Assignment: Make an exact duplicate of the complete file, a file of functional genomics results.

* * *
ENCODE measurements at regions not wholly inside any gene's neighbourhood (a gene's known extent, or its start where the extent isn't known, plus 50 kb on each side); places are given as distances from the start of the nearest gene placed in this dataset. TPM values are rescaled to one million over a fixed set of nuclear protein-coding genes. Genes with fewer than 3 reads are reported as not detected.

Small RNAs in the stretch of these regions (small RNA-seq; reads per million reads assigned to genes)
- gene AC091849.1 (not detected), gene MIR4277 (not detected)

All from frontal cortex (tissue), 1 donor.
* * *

ENCODE measurements at regions not wholly inside any gene's neighbourhood (a gene's known extent, or its start where the extent isn't known, plus 50 kb on each side); places are given as distances from the start of the nearest gene placed in this dataset. TPM values are rescaled to one million over a fixed set of nuclear protein-coding genes. Genes with fewer than 3 reads are reported as not detected.

Small RNAs in the stretch of these regions (small RNA-seq; reads per million reads assigned to genes)
- gene AC091849.1 (not detected), gene MIR4277 (not detected)

All from frontal cortex (tissue), 1 donor.